CHICAGO (WLS) -- What really happened to Diamond Turner, the 21-year-old Chicago woman savagely beaten to death and discarded in an alley this past March?
After months of waiting for answers, the Turner family told the I-Team they believe they have told the Chicago Police Department everything they need to know to find her killer. They said Diamond was last seen leaving Red's Lounge on South Stony Island with a man named Arthur Hilliard. Her family said she never returned home, but Hilliard kept contacting them to ask if she'd made it back. Two days later, garbage collectors found her broken body stuffed in an alley trashcan.
Three weeks later, Hilliard asked to meet the family in an empty lot and the family secretly recorded their meeting.
Arthur Hilliard told the family his roommate, Michael Parks, killed Diamond and put her in a trashcan and rolled the can into the alley. Parks told the I-Team he had nothing to do with the murder.
Parks said he told detectives what he thinks happened that night.
Diamond's family said they don't understand why Hilliard was seen in the alley the day she was found and why he claimed to know so many intricacies of the crime. They also don't buy Hilliard's story where he places the blame on his roommate Michael Parks.
"I don't think Michael Parks is involved. But Arthur, I think he the one who did it," said Latonya Turner. "He's saying that's what happened but he knows too much detail, when it happened, the time of death, how she got in the garbage can, how the garbage can got in the house. He know too much information. If you claim you were in the front room asleep, so you're trying to tell me this man Michael Parks just told you step by step how he did it? Her last words. Come on. How would you know all this?"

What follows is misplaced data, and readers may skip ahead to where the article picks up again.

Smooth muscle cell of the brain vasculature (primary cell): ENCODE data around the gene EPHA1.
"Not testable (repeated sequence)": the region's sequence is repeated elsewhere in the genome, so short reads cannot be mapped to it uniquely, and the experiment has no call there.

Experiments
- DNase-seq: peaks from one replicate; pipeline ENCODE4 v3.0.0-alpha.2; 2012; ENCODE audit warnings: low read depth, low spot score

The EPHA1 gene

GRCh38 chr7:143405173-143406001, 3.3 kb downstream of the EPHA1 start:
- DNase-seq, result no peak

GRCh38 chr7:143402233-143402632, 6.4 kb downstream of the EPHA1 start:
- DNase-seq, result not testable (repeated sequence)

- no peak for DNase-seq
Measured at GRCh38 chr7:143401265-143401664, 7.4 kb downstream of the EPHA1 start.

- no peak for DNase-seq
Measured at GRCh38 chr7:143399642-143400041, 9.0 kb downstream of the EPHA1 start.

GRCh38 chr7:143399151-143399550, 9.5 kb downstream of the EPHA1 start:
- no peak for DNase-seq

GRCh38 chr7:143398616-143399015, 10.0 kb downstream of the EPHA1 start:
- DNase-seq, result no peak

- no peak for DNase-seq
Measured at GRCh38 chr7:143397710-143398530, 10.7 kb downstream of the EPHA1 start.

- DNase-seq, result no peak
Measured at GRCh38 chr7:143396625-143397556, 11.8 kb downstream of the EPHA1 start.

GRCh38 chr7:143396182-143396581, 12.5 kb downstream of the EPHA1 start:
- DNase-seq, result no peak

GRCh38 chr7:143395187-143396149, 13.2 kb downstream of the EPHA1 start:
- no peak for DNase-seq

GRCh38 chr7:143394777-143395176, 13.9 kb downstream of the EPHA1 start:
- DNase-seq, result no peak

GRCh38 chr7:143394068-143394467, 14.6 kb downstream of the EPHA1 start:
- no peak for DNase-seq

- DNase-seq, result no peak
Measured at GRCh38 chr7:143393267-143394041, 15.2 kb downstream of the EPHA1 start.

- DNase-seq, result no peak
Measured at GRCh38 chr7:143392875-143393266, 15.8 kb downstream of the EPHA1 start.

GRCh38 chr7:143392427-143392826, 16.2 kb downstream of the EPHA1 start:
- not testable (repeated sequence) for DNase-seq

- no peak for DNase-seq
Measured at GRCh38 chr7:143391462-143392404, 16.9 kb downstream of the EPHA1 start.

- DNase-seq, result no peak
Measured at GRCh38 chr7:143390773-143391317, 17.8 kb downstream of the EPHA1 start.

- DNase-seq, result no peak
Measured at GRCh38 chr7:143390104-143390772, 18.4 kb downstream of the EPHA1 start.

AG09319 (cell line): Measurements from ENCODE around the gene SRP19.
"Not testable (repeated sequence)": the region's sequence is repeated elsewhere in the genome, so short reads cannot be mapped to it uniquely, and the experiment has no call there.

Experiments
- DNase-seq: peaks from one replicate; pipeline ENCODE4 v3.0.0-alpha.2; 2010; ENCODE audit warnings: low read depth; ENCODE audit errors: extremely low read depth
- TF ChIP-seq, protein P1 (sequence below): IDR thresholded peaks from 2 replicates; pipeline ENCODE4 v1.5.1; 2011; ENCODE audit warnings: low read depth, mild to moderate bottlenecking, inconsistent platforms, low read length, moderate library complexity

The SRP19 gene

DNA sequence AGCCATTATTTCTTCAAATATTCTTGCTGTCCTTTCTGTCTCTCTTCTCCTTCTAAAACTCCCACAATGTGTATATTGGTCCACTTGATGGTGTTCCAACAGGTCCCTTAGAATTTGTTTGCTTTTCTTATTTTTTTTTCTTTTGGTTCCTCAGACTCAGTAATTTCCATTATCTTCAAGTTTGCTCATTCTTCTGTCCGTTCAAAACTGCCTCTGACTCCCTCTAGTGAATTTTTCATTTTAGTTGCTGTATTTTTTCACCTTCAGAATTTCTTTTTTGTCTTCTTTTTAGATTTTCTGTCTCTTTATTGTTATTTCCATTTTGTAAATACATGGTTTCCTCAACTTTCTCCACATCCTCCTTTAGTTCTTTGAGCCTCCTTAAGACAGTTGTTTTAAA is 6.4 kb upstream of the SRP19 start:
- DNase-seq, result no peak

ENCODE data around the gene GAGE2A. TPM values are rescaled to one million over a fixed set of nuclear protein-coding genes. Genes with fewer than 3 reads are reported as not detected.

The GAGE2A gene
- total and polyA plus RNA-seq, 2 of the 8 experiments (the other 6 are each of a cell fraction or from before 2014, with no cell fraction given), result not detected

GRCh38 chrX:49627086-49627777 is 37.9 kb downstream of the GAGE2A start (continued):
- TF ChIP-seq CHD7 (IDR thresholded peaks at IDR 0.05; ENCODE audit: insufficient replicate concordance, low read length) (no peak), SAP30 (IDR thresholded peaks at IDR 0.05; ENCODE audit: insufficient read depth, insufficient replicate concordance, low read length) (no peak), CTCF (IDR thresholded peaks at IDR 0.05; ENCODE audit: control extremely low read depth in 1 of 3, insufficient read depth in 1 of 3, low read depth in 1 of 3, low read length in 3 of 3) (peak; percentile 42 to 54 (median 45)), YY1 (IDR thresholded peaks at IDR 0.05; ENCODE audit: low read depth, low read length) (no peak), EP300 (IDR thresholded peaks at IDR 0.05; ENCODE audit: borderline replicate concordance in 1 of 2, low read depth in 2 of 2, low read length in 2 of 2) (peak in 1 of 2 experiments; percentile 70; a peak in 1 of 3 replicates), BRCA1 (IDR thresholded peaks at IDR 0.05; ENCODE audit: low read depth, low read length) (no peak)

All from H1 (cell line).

The I-Team tracked Arthur Hilliard for days all over Chicago to get his side of the story. When we finally reached him briefly by phone, he would only tell us that he told Diamond's family enough information "to get street justice" for "his baby."
Chicago police tell the I-Team that detectives are waiting on evidence to come back from the state crime lab so they can continue investigating the case. This year, in Chicago, only 13 percent of the city's nearly 600 homicides have been solved. That means more than 500 families like the Turners are still waiting for answers.